I’m not very comfortable with mystery. I don’t like saying, “Sorry, no clue.” I hate admitting that even though I have a master’s degree in Biblical Counseling, I’m frequently at a loss for words when people ask me the “why” questions. Sure, I have general answers, and because I believe that the Bible is actually God’s revelation of truth, I am confident about those answers. But I honestly don’t have answers for the “why this particular thing (and not that)?” question. In other words, God hasn’t let me in on His secret plans.
In the Old Testament there is a very interesting verse. After outlining the commandments that the people were to obey, and describing the blessings and curses implicit within the covenant between God and Israel, the Lord said,
The secret things belong to the Lord our God, but the things that are revealed belong to us and to our children forever, that we may do all the words of this law (Deuteronomy 29:29).
In His kindness, the Lord has revealed Himself to us. The invisible God who is incomprehensible to mankind has shown Himself through His creation (Romans 1:19-20). All we have to do is look around and we can learn something about Him. We see the order, the specificity, the grandeur, the sophistication of all that is, and we know that there is a God of immense wisdom, power, and love. As David proclaimed, “The heavens declare the glory of God, and the sky above proclaims his handiwork” (Psalm 19:1).
But that’s not all God’s done to reveal Himself to us. He actually became one of us, so that we could see and touch Him. Jesus Christ claimed that anyone who had seen Him had literally seen God. Think of that. These are His words, “Whoever has seen me has seen the Father” (John 14:9). If you want to know what God is like, look at the life of His Son. But that still doesn’t answer our “why?” question, does it?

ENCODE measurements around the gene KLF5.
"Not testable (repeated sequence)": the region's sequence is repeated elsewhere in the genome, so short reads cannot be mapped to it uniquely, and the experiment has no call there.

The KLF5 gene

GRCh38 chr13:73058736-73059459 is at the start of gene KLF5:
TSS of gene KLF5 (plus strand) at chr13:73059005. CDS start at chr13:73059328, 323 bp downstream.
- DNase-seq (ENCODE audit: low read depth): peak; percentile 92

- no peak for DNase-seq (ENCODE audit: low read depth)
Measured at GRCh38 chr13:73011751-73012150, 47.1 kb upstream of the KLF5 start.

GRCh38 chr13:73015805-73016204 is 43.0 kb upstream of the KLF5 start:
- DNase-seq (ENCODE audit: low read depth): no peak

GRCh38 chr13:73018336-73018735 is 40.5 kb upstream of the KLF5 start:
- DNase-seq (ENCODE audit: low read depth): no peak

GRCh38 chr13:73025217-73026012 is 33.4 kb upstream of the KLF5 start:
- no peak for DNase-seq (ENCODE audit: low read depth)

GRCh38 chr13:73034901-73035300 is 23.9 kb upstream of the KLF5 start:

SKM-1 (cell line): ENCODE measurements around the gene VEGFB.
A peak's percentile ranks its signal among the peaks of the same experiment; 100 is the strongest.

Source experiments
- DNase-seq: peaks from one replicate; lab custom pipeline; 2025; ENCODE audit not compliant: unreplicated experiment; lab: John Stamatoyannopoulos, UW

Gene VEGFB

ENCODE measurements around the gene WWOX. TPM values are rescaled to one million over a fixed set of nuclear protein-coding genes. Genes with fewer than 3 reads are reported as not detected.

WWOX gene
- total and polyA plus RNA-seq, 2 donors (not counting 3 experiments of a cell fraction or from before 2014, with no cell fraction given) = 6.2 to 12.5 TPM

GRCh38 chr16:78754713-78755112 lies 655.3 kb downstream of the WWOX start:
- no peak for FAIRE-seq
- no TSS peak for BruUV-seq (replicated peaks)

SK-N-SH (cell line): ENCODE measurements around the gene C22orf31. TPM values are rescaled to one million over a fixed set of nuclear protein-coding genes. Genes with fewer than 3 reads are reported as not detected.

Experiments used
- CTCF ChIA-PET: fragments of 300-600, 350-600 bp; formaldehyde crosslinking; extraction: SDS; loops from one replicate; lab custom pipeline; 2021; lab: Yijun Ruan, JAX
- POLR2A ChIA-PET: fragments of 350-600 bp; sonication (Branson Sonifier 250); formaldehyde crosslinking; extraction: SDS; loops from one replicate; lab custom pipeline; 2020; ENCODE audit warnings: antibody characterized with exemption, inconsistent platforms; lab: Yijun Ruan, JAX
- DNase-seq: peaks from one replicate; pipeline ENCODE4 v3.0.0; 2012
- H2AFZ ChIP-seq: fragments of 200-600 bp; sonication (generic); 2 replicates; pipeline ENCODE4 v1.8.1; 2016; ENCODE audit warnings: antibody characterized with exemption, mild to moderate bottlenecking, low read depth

Yes, we can learn from creation, we can learn from the life and testimony of Jesus, and we can learn from His Word (Proverbs 2:6). Even though all this is true and I fully believe it, I still have to admit there are plenty of things about life I just don’t understand. And I bet it’s the same for you.
You and I aren��t asking any questions that haven’t been asked before. Let me give you two examples: one from the Old Testament and one from the New. The first one comes from the book of Job, the quintessential sufferer. In the midst of his great misery, Job demands, “I will say to God, ‘…let me know why you contend against me’” (Job 10:2). Job is asking the “why” question, but surprisingly (and discomfortingly) God didn’t answer his queries. What God did do is change the subject and ask Job, “Who is this that darkens counsel by words without knowledge? Dress for action like a man; I will question you, and you will make it known to me” (Job 38:2-3). God refused to be questioned by Job even though God loved him and said that he was a righteous man. Job had to get comfortable with mystery: the “secret things” belong to God.
The second example comes to us from the life of Jesus Himself, in fact, directly from His own mouth. In His humanity, as He was suffering on the cross, He asked the “why?” question. He cried out, “My God, my God, why have you forsaken me?” (Matthew 27:46). If you want to wrestle with the mother of all “why?” questions, that one will keep you occupied forever. Not even Jesus was comfortable with the mystery He was experiencing in that moment, and yet, even in His darkness, He continued to walk by faith and not by sight. He bowed Himself before His Father’s prerogative to have a secret wisdom, a wisdom Jesus couldn’t fathom at that moment.
Thankfully, God has given us all the answers we need, and the rest of our questions can be quieted by our faith. We want answers, but the Lord tells us to trust and say,
Even though I walk through the valley of the shadow of death, I will fear no evil, for you are with me (Psalm 23:4).Yes, there are some answers, but there are also many secrets. He is God. We are not, so let us rest in Him.